Do you know what that is? That’s an abundant set of emails and comments– and I don’t mean “abundant” in the sense of lots and lots of numbers of comments, although sometimes it is that. I mean “abundant” in the sense that for every horrible, nasty, mean, awful, hurtful comment I get, there’s an equally lovely, sweet, funny, kind, amazing comment from someone else– and I am lucky in that my lovely, funny comments far outweigh the nasty, mean ones. I mean “abundant” in the sense that the reactions on both sides of the issue are intense. Sure, I get people who intensely hate me, but I get so many that intensely love me, and let me tell you, if I have to take the haters with the lovers, it’s a done deal, because the lovers make it SO worth it.

If you’re getting some hate, I’m willing to take a guess that you’re getting some love, too. And probably more love than hate, if you’re going to take an honest inventory. So get over the haters, my darling fellow bloggers. They’re not the ones you’re talking to anyway, and if they don’t like your blog, they’re free to go find someone else’s blog to read. Revel in the fact that you have an abundant set of comments, and remember that for every hater, there’s at least one lover.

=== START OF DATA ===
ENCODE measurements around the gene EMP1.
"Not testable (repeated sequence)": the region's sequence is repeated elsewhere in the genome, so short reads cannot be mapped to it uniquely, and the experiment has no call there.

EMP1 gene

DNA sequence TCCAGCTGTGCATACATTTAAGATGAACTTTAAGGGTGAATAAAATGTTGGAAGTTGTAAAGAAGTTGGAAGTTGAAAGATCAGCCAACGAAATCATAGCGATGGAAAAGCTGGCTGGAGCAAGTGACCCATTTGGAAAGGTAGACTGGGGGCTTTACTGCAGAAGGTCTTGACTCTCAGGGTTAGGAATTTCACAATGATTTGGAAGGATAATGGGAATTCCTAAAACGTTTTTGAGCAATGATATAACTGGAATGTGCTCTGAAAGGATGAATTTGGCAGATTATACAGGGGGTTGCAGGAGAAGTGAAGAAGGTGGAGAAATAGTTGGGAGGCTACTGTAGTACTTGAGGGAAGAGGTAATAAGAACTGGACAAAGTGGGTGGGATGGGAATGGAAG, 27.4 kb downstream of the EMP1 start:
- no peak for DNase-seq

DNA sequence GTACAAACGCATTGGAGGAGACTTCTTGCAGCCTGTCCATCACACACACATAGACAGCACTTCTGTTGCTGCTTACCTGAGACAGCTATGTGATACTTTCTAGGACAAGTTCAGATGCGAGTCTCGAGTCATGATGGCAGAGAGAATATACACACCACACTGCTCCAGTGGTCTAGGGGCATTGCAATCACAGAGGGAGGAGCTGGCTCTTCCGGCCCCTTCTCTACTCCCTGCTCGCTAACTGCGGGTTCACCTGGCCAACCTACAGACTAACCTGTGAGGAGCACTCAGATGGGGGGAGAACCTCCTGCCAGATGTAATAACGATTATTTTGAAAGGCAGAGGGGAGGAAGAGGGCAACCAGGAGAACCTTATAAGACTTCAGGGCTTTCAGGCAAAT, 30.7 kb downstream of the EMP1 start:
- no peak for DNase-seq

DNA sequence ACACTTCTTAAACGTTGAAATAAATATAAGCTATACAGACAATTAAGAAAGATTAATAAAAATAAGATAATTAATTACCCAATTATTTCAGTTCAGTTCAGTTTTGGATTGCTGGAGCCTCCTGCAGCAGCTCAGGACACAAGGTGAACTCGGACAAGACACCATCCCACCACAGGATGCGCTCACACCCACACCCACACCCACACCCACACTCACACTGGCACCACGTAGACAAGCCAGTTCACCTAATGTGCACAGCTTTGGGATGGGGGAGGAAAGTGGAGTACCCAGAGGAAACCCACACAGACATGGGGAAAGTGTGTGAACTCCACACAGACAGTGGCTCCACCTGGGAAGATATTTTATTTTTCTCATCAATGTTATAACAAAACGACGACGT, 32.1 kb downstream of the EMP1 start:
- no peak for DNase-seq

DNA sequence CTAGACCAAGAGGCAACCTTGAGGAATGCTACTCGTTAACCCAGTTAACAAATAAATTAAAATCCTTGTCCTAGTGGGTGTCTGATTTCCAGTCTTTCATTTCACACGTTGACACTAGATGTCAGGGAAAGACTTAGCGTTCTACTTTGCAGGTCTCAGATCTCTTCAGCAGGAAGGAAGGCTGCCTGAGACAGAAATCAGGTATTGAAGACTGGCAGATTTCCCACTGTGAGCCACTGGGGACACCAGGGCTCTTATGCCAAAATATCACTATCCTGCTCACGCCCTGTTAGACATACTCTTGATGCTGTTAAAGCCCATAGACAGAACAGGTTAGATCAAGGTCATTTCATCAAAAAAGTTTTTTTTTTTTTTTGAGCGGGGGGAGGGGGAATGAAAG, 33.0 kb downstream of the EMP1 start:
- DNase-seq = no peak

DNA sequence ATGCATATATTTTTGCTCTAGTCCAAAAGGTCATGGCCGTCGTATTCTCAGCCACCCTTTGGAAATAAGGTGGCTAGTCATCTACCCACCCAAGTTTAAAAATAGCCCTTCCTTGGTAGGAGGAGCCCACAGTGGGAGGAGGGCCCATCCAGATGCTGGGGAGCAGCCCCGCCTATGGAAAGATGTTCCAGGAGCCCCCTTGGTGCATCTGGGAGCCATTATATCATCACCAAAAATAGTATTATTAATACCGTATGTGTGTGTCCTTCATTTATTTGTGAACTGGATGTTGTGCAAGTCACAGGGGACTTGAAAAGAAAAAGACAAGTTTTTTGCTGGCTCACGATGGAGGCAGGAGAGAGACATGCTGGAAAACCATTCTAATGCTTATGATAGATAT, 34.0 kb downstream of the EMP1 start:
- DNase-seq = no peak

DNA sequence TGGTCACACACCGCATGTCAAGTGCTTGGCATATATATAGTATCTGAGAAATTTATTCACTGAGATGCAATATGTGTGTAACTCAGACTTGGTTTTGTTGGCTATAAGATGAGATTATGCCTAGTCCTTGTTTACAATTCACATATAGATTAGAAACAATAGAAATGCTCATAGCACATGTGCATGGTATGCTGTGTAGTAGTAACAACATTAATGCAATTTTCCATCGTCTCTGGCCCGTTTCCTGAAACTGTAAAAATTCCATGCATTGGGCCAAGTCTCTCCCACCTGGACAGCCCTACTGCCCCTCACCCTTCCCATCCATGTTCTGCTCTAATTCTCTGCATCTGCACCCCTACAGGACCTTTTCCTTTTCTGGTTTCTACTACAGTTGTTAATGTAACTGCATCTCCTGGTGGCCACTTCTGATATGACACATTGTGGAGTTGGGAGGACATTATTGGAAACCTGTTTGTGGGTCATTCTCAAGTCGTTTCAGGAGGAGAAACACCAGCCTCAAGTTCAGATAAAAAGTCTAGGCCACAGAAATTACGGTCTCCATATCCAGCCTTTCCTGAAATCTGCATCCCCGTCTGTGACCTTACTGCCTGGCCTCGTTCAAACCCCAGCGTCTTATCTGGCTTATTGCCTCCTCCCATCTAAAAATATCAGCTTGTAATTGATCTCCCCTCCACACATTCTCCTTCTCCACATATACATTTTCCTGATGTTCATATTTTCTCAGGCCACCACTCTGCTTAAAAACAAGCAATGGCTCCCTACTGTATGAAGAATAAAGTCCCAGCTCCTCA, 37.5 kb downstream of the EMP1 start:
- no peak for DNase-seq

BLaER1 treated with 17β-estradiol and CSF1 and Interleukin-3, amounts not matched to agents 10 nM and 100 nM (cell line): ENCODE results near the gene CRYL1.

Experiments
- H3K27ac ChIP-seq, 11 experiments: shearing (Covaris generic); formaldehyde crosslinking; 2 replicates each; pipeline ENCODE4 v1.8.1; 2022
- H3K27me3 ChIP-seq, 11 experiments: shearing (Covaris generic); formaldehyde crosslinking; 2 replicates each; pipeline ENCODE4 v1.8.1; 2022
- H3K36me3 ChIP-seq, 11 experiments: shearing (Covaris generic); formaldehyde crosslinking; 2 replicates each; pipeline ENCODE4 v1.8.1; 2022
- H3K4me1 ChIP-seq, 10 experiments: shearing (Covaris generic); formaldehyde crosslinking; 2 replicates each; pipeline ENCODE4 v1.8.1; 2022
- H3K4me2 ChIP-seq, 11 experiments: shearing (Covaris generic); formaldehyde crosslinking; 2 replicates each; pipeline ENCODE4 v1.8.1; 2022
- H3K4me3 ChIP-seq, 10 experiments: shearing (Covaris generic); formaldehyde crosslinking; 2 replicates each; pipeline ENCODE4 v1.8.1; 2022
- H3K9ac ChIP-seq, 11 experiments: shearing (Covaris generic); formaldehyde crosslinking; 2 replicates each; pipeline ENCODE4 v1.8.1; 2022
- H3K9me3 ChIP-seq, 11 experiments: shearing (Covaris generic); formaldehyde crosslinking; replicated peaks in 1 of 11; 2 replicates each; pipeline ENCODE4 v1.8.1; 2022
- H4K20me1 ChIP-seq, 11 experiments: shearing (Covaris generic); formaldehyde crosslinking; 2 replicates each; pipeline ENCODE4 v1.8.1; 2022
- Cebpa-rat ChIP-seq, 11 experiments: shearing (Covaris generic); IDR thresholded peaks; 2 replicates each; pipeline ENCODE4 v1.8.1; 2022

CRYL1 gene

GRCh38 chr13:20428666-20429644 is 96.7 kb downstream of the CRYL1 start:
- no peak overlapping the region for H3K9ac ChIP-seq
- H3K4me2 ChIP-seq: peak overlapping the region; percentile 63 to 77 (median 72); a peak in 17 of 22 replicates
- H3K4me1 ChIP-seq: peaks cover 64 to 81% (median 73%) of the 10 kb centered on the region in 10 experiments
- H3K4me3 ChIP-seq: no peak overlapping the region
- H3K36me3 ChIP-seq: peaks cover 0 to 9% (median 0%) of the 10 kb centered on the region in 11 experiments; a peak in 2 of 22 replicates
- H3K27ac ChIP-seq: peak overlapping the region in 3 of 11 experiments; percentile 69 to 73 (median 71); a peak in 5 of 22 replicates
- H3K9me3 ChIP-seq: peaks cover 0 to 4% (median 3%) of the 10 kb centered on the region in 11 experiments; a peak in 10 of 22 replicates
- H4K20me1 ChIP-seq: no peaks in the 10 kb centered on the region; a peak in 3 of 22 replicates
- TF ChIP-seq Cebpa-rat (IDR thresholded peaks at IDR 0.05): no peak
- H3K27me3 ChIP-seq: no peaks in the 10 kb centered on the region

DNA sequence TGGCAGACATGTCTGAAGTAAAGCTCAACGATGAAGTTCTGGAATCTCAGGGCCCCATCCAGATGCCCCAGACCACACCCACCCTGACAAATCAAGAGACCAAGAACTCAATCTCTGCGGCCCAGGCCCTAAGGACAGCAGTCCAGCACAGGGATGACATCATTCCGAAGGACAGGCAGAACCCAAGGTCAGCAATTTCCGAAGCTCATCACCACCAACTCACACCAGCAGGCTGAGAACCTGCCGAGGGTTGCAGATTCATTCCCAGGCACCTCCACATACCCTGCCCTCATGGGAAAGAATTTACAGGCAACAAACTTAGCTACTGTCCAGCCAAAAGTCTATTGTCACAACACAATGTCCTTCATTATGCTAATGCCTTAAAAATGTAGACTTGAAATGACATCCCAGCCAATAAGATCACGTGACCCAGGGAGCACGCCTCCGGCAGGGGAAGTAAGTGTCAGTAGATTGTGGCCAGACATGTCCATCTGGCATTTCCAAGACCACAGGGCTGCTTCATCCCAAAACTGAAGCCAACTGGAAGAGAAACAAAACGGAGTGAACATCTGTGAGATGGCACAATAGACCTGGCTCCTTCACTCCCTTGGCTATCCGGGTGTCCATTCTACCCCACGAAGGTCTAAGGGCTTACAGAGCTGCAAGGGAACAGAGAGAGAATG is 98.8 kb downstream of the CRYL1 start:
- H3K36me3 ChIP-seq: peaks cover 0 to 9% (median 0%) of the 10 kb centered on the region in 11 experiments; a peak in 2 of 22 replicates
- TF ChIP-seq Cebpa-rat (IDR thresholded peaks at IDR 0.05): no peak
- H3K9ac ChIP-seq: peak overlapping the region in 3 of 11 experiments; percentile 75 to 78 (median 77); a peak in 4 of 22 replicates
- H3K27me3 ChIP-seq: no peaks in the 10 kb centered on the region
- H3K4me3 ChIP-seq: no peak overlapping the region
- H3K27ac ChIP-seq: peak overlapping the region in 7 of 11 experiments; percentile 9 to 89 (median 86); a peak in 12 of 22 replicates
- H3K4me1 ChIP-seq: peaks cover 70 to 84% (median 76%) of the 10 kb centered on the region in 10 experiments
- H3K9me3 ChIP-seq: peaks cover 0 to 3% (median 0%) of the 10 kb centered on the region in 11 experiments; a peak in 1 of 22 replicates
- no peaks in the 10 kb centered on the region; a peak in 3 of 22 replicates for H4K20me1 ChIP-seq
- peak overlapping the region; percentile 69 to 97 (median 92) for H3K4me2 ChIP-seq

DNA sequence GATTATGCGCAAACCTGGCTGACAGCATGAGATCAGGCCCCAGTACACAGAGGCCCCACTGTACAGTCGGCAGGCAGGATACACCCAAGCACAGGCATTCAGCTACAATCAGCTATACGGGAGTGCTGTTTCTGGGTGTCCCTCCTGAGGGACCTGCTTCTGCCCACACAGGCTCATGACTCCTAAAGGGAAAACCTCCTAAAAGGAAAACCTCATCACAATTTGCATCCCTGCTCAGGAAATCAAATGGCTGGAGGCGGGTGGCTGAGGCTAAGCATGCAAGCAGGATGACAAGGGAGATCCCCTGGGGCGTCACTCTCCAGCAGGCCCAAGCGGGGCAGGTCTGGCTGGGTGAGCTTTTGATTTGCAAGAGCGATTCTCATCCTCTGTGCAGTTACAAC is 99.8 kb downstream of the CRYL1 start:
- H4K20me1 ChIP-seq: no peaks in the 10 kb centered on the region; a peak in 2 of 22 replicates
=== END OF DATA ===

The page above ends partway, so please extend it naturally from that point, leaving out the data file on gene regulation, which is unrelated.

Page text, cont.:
I’m one of the lovers, just so you know. Keep doing what you’re doing, and kick some bloggy ass!

  • Jennifer Evers

    I adore this on about 100 different levels. Yes, it’s hard to deal with the negative. And it stings like a bitch that people are mean and crappy. But you pick yourself up and move on. Well said, Sonja.

  • reallifesarah

    I don’t know if you realized that those bloggers speaking about bullying were referring to malicious bloggers publishing home addresses and phone numbers, getting them fired from jobs they need to survive, inviting violence on them and their children. I thought, “They really need to use the term ‘stalking and harassment’ instead of bullying.” Those bloggers are tough, if you know them, and they can handle criticism – hateful criticism even. But people out there are going TOO far and putting others in actual danger. I do appreciate your perspective, but there’s more to it than nasty comments.

    • And of course I would never say “get over it” to someone who’s dealing with harassment. Totally different topic!

      • Thanks Sarah and Sonja. Reading this post and the comments, I realized that perhaps I should have been more specific in my initial comment during the town hall. I wanted to invite us all to talk about what’s going on, but I didn’t want to bring up specifics because I’ve seen what’s happening out there–the personal intrusions into people’s lives, the looking up an address on whitepages.com and then checking out someone’s house on google earth or threatening kids of bloggers and calling them names- but it hasn’t happened to me (thank goodness. And I’m not inviting it.)